Funnily enough none of those Creationist theories are used by scientists to develop new GE-based drugs.

    Or zap a Martian rock so that the emitted light can be analysed to determine its exact composition.

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  60. b1gdaddynz (279 comments) says:

    James Stephenson – That’s what got me kicked out of Sunday school as a kid; I kept asking about carbon dating and fossil records!

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  61. scrubone (3,099 comments) says:

    “Creationism has failed every scientific test, produces no testable hypothesis and has produced no evidence.”

    If life is found on mars, creationism is false.

    Explain to me how that is not a testable hypothesis?

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  62. scrubone (3,099 comments) says:

    Also, you people do know that it’s perfectly legal to teach creationism as science, and that there are plenty of schools that do, right?

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  63. James Stephenson (2,191 comments) says:

    If life is found on mars, creationists will simply say that god created it there too, since god created the entire universe.

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  64. scrubone (3,099 comments) says:

    James, ID would pull that off but creationism can’t.

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  65. Ryan Sproull (7,205 comments) says:

    Just to play Devil’s advocate, ignoring the separation of church/state issues, etc…

    Purely functionally, what’s the harm of kids being taught creationism? If they end up studying biology or geology at a tertiary level, they’ll soon be put right. Even if they don’t, they’ll probably catch up. And if they don’t catch up, what’s the harm? An accountant who believes in creationism is not exactly professionally hamstrung by it.

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  66. flipper (4,084 comments) says:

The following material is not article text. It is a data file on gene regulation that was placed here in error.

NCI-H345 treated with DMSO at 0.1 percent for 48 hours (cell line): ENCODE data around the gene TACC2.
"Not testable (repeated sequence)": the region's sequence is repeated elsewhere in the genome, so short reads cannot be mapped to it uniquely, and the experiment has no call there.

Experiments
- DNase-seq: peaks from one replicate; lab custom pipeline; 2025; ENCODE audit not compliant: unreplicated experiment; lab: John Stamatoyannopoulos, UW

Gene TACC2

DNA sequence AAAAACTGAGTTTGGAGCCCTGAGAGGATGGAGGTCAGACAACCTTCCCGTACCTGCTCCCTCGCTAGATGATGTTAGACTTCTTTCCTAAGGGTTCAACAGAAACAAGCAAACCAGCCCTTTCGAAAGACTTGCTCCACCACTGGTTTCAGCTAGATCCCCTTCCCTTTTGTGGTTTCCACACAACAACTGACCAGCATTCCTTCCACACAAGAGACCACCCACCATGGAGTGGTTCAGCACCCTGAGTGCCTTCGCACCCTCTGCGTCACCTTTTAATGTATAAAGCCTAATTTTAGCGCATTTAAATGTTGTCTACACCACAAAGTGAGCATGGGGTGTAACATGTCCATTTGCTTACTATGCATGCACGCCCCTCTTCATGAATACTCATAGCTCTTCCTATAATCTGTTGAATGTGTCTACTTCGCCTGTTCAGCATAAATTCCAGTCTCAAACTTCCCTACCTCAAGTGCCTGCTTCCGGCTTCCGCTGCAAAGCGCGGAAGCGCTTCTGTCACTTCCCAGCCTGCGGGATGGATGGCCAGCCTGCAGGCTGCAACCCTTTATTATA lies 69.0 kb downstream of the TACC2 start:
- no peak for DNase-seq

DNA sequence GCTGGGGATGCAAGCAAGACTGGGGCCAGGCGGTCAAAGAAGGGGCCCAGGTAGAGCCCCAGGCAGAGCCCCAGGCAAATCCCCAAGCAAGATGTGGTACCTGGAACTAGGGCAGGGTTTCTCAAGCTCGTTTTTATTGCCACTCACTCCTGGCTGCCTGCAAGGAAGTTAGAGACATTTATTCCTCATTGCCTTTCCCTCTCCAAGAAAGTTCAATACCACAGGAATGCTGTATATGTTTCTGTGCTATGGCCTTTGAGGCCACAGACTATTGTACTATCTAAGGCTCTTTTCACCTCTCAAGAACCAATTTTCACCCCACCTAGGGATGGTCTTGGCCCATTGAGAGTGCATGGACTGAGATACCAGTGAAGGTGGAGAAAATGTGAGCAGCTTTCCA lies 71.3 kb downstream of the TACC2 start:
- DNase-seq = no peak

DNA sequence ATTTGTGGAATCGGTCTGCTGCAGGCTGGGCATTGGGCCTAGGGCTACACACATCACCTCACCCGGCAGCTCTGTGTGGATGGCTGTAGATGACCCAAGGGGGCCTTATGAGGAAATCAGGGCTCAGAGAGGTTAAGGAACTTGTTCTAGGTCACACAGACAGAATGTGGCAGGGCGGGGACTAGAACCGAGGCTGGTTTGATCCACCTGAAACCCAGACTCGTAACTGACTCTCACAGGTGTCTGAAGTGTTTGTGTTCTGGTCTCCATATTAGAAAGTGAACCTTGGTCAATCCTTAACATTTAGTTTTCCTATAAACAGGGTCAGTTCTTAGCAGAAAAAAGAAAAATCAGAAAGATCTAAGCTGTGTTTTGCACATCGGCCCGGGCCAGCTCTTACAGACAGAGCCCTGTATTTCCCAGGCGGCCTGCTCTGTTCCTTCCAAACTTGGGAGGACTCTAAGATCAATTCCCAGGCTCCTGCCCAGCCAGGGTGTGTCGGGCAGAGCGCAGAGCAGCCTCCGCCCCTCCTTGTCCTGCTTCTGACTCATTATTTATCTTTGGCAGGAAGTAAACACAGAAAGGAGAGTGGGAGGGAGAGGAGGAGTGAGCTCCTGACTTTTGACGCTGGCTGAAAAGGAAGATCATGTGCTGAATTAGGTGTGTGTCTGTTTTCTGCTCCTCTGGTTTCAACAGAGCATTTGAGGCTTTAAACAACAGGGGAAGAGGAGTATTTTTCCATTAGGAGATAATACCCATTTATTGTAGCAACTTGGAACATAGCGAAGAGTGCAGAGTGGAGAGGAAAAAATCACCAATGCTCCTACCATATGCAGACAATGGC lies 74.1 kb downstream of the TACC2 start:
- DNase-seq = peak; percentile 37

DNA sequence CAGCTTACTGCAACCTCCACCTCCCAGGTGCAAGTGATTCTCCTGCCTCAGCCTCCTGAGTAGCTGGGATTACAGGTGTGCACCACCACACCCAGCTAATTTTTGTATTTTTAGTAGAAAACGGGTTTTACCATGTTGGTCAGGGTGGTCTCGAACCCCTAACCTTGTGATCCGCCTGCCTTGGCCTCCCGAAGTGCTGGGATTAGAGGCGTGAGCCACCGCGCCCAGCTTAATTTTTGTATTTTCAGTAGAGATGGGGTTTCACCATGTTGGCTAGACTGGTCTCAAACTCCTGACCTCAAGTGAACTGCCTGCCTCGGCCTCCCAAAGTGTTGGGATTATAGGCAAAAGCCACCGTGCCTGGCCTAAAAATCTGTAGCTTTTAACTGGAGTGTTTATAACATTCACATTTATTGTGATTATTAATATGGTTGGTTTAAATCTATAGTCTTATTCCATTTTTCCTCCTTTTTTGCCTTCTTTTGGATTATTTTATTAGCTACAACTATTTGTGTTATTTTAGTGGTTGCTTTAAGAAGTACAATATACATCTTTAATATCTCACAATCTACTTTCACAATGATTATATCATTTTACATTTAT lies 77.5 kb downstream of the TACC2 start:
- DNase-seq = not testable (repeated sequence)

Creationists et al emanate from religion. Time to go back to basics:

    When one person suffers from a delusion It is called insanity. When many people suffer from a delusion It is called Religion.
    ~ Robert M. Pirsig

    If a man really wants to make a million dollars, the best way would be to start his own religion.
    ~ Scientology founder L. Ron. Hubbard

    It is a truism that almost any sect, cult, or religion will legislate its creed into law if it acquires the political power to do so.
    ~ Robert A. Heinlein

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  67. Pete George (23,602 comments) says:

    Keeping Stock, on a scale of dumb to mindblowingly stupid that quack is double barreled both feet right off the scale.

    It suggests that Mallard isn’t in the big team, they all can’t be that out of touch. Seems like a ‘look at me too’ from the outside.

    Shearer either endorses it with silence, or this is a prime excuse to deal with one of Labour’s biggest anchors.

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  68. cha (4,036 comments) says:

    Yup James, the fools will tie themselves in knots to support the stupidity of their biblical inerrancy

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  69. scrubone (3,099 comments) says:

    Ryan: was going to ask the same thing myself.

    I know of one Christian school that has had to start a class on evolution because some kids go onto medical school where it’s the basis of some theories. But other than that, you pick up the basics from the mass media and the sneers of your peers.

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  70. TheContrarian (1,086 comments) says: